Her Juggling Feet

everybody's a nobody. and nobody's perfect.

Friday, June 30, 2006

How I Learned to Climb a Rock

Nossa. Where to start.

We have been travelling through the Mata Atlantica, a series of critical ecosystem habitat that hugs much of outer Brasil. I can´t express in words the things I have seen.










Much of this comes from my experience in a town called Apiai, placed in the thick of the Mata Atlantica, in a part known for its channel of caverns and caves.

We spent 3 days in a national forest reserve outside of Apiai with the intention of facilitating inner-community dialogue and personal growth. La Caravana, it seems, never stops moving, never takes the space to just be because we always have to be somewhere, doing something. So this was an opportunity for us to all take a breath, individually and together. I worked with Beate and Alejandra, a lovely Argentinian women, to coordinate activities and dynamics over the course of the weekend, and it went phenomenally well. The location was perfect--three caves were within hiking distance, with creeks and open space and tree-studded hills surrounding us. We started the weekend with a hike into one of the larger caves, with the assistance of a Brasilian guide. We followed him into this thin crevice of a hole, and then the space just opened up wide, lit only by the flame of our guide´s kerosene head lamp. Stalactites, stalagmites, drops of water seeping into our clothes...the walls, over time, carved in the shapes of faces and animal forms. Remarkable. We stopped in the belly of the cave and our guide turned off the light, and we all breathed in the damp silence, the denseness, the darkness of it all. I felt like we were in an ancient, ancient womb.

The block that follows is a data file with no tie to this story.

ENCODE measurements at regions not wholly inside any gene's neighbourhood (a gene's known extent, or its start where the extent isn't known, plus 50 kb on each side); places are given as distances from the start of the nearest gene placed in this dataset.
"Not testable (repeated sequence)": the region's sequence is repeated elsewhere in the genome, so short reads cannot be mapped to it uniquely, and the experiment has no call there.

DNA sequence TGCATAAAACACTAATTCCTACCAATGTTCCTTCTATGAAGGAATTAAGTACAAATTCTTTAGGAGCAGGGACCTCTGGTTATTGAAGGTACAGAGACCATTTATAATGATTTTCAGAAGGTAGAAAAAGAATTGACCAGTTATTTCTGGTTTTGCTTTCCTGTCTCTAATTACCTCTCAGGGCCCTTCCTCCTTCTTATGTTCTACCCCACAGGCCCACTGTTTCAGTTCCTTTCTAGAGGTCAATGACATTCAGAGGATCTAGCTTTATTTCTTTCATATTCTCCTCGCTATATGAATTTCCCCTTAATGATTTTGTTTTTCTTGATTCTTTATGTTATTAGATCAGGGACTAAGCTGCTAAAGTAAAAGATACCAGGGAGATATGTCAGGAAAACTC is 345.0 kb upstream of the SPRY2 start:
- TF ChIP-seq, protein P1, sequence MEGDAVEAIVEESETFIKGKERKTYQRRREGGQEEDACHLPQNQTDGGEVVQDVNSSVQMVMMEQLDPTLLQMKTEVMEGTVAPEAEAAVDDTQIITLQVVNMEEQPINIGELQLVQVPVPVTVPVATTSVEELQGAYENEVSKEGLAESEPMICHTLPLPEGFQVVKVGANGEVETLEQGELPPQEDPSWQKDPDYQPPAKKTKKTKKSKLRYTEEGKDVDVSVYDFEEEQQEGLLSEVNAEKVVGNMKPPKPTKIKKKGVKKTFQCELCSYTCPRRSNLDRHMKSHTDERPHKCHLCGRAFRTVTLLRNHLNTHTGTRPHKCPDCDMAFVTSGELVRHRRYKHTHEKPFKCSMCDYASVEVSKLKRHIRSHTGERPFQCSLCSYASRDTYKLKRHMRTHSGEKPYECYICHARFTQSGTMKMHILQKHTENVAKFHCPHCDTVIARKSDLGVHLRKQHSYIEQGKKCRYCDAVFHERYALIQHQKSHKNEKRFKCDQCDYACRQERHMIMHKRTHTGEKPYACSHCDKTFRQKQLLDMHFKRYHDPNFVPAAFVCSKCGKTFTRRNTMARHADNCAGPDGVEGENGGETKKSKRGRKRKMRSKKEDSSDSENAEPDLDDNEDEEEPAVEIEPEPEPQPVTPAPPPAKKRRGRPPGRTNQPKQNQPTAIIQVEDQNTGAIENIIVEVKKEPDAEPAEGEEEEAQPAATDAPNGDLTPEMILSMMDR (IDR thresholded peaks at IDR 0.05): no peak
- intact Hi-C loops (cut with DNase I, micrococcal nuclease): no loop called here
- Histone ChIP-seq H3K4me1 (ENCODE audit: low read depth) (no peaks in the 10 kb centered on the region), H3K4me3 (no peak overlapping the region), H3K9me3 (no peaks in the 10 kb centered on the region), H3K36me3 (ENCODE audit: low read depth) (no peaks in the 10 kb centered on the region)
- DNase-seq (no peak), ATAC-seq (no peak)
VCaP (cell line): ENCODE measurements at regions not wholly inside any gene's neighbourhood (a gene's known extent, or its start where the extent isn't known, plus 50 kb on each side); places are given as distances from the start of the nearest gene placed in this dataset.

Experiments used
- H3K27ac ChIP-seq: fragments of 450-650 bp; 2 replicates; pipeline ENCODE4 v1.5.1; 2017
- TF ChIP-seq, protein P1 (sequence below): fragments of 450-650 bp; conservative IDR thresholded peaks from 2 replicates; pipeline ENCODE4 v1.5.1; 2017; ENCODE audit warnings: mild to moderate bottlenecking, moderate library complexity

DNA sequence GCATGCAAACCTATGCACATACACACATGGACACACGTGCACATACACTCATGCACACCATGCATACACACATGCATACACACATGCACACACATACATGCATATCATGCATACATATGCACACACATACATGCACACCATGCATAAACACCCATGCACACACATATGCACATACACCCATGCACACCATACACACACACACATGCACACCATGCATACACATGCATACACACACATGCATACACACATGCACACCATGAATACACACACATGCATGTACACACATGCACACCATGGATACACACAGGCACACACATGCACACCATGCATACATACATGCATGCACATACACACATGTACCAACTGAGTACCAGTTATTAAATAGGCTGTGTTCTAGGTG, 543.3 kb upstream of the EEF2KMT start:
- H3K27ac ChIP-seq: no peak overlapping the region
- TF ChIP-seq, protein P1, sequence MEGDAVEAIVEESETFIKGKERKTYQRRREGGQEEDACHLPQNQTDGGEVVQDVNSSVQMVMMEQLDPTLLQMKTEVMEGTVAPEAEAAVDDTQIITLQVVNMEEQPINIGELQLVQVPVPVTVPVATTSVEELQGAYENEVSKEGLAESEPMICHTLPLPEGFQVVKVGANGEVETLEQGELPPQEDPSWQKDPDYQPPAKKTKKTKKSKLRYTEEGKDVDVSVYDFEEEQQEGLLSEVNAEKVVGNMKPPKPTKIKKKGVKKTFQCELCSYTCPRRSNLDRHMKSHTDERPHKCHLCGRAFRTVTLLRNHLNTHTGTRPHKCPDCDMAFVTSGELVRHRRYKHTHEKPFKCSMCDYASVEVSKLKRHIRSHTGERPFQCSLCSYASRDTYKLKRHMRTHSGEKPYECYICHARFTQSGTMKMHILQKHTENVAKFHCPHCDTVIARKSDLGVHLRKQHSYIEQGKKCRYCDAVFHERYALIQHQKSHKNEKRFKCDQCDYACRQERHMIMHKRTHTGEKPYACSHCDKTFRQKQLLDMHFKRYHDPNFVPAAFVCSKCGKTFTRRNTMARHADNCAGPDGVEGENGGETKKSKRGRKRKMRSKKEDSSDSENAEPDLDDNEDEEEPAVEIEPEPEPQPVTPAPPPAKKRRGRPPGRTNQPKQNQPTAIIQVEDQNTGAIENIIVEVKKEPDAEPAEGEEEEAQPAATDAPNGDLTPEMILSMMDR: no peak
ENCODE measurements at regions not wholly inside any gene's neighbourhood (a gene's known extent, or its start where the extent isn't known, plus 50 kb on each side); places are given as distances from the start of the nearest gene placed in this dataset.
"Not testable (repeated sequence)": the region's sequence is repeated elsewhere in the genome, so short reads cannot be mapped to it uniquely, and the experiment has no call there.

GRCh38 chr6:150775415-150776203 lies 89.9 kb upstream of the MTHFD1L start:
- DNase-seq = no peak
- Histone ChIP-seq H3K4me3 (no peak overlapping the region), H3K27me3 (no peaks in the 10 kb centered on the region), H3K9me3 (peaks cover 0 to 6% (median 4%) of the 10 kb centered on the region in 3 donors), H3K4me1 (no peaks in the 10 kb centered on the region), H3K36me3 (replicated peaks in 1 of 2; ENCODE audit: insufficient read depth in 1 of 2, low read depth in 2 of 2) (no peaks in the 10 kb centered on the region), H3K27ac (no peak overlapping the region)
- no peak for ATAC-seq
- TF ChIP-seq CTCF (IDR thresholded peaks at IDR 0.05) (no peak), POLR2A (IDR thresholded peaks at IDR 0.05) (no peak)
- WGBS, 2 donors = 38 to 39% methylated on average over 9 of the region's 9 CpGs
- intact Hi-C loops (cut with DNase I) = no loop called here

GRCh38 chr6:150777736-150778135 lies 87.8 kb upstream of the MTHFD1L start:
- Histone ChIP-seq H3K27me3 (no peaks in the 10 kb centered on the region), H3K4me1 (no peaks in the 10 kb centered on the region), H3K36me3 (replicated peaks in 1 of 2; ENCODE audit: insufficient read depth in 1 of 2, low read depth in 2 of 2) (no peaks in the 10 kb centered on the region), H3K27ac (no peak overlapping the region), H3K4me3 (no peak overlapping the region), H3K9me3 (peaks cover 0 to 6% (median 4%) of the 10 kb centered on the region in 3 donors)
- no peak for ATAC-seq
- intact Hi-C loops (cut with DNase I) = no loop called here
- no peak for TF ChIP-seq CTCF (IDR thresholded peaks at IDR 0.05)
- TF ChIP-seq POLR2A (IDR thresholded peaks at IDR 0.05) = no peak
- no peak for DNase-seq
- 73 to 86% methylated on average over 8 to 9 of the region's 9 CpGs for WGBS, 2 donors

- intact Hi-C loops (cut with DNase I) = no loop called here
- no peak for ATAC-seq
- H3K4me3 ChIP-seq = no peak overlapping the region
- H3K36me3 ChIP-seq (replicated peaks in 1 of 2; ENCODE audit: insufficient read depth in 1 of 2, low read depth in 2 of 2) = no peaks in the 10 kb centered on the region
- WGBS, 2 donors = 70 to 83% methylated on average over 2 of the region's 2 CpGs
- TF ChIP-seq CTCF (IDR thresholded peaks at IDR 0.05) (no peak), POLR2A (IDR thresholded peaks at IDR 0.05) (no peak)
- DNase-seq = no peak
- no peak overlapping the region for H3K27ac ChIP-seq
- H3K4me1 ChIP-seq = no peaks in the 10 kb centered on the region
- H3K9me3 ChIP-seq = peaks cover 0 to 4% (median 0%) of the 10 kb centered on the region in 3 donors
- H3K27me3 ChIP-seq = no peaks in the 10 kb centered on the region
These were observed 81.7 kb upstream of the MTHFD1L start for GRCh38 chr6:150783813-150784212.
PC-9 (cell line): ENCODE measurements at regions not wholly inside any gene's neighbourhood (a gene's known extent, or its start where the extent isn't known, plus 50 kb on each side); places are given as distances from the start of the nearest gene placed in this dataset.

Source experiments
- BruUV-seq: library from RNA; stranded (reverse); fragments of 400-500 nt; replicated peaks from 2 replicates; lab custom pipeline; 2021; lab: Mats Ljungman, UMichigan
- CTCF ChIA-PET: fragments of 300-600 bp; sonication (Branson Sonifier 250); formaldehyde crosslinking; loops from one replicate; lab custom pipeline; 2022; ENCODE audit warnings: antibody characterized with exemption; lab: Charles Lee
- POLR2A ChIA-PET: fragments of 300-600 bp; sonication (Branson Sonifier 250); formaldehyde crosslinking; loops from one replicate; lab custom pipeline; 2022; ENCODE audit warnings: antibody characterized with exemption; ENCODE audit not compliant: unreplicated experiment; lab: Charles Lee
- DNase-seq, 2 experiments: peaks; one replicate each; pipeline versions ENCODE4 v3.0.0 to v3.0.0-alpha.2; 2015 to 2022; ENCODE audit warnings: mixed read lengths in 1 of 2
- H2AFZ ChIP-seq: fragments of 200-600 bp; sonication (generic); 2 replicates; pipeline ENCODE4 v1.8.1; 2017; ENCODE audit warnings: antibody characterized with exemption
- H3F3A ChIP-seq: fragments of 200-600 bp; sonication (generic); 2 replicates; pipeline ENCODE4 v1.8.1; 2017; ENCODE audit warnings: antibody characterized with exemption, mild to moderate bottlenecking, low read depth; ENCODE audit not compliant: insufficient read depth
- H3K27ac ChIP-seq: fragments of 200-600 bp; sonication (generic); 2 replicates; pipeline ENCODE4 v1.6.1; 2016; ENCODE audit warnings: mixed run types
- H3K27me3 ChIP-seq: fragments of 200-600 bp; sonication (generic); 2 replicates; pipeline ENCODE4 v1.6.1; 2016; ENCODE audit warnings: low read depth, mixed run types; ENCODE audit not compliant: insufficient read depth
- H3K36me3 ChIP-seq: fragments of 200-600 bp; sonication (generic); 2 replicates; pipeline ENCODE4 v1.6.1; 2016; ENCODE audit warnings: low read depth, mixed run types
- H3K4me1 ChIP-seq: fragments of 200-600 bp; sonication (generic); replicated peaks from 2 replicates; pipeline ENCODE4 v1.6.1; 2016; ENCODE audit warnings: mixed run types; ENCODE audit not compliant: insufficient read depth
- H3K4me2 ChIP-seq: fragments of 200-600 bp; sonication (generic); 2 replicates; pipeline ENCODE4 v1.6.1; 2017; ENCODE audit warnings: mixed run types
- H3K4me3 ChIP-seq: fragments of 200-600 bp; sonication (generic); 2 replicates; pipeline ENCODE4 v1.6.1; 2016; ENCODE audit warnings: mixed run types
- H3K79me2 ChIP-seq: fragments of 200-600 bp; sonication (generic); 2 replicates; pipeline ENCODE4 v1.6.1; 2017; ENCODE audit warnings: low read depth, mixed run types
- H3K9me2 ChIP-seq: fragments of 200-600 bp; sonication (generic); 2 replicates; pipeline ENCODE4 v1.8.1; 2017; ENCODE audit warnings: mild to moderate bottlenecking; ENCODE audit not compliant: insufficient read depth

The rest of the day was spent in quiet reflection. Amazing the sorts of insights you can get when you´re in nature and paying attention. The following day, we circled and everyone had space to share something. Ankle-deep in creek water, I found myself facing some 15-some Caravaners, with a bromelia leaf as a talking stick, in tears. I didn´t think I was going to cry, but I did, and I am glad that I allowed myself the space to do so. There was nothing sad about the moment--I just felt this immense sense of gratitude well up within me, for this experience, these people, this environment.